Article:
It was a cold night in the desert, as most desert nights are, but Ahab the Arab was not concerned.
He was quite comfortable in his tent, with its waterproof goats hair outer covering (not that it often needed to be waterproof out there!) and its rich tapestry hangings lining the walls and ceiling. The desert sand of the floor was covered with a thick carpet, over which were strewn huge, soft cushions.
Ahab was curled up on these, his blankets pulled about him, when he felt a slight draught from the direction of the tent door. Funny, he thought, for the double flap was heavy enough to keep out even the strongest desert winds.
Turning, he saw in the flickering light of his lamp that something was intruding through the tent door. What was it?
Unable to discern the shape, he reluctantly threw back his blankets, and dragging himself from the comfort of his cushions, padded over to take a look.
As he came near the door, he suddenly realized what it was: a nose! A camel’s nose, to be precise!
Ahab was cranky enough at having been forced to leave his bed: now he was really mad. He slapped the camel hard about the nose several times, all the while yelling at the top of his voice, “You mangy camel! You flea-bitten son of a desert dog! Who do you think you are? How dare you stick your nose in my tent? Get out! Get out! GET OUT! Back to the dunes where you belong!”
The camel shook his nose sharply to escape the slaps, then spoke in a low, pleading drone.
“Please, Master,” he drawled, “have mercy. You are comfortable here in you tent, but the desert night outside is freezing. It is so cold that my poor nose is developing chilblains!
“I knew that you are a good, kind master, and that you would not wish your poor, faithful camel to suffer in this way, so I was sure that you wouldn’t mind me sticking my nose in here where it can be warm. Please, Master, it’s just my nose! It will take up such little space! Please, Master!”
The camel was making Ahab feel bad. Besides, it was late, he was tired, and his bed was beckoning him. He really didn’t feel like arguing with a determined camel.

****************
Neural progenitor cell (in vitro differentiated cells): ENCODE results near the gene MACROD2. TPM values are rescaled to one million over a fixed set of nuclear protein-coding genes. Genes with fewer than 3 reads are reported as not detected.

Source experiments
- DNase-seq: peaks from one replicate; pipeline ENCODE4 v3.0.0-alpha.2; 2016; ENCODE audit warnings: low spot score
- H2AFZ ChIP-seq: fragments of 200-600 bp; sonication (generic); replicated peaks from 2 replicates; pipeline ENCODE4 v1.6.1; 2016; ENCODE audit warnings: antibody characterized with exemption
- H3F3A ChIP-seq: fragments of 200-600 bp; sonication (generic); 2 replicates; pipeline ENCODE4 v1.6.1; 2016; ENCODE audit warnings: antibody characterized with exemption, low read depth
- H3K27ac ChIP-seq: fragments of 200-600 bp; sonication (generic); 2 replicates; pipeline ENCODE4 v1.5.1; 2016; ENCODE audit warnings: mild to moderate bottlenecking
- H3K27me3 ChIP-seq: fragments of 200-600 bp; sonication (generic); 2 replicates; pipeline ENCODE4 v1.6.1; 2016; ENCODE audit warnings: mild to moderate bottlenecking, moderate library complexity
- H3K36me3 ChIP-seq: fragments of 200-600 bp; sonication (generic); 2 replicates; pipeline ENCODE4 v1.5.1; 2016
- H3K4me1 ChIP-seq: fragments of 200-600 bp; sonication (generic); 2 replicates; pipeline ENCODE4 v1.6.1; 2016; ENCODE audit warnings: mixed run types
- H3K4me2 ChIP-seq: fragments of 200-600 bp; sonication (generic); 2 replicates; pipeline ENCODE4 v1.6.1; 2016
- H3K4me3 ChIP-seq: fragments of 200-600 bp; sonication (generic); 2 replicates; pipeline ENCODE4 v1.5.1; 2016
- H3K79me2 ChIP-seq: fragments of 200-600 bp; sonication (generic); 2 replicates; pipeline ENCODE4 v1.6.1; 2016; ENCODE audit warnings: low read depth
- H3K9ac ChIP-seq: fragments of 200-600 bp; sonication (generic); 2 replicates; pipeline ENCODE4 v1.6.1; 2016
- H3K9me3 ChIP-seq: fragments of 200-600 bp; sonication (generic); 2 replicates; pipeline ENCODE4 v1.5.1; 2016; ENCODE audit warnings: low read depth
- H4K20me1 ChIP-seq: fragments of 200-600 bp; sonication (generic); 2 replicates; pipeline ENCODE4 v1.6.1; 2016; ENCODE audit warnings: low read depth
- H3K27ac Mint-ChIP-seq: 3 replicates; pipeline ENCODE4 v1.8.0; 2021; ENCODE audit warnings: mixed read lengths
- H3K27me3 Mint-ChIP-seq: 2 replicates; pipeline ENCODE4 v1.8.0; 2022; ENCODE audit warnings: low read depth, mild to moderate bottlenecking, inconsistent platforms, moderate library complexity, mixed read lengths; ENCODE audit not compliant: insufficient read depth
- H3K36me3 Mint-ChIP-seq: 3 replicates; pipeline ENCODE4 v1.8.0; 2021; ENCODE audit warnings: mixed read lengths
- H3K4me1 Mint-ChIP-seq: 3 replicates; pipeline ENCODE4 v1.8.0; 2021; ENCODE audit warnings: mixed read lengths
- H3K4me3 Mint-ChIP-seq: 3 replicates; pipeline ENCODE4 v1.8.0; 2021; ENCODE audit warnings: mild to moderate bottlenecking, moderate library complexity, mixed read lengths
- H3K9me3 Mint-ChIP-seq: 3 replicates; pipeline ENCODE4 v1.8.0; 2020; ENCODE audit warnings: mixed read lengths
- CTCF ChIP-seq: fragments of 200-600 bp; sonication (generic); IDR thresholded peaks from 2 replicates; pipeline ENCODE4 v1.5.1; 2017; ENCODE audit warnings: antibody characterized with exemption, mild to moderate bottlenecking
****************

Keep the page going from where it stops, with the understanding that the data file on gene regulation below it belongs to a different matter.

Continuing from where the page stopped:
“Oh, all right,” he grumbled. “I suppose just your nose won’t hurt. But just your nose! Nothing more! Is that clear?”
“Of course, Master. Thank you so much. You are indeed a wonderful Master.”
“Hrmph!” grunted Ahab as he shuffled back to bed.
Just as the mists of sleep were beginning to swirl about his mind, he felt it again. He raised one arm out of the blankets to be sure.
Yes, there was that slight draught coming from the tent door again. Groaning, he rolled over and looked toward the door.
This time he didn’t need to get closer to see what it was – the camel’s whole head was sticking through the flap. Springing out of bed, her rushed to the door and began to buffet the camel around the head.
“You lousy bag of jackal food! Didn’t I tell you, your nose and nothing else? Didn’t you agree to that? How is it that now your whole head is in my tent? Don’t you know that your nose is just the part on the end of your head? Out, fleabag, out!”
“Oh dear, kind Master,” pleaded the camel. “Surely you would not deny your faithful servant this one thing!
“You see, Master, my ears are very sensitive, particularly the tips. And the desert night is so cold! They were really burning with the cold, Master! In fact, they were in grave danger of falling off! It would not be good for my master to be seen riding a camel with no ears!
“In your great kindness, Master, let me keep my head in the tent!”
“Oh, all right,” muttered Ahab, unable to think of anything to say in reply. “But just your head, hear me! Nothing else!” He turned and stomped back to bed.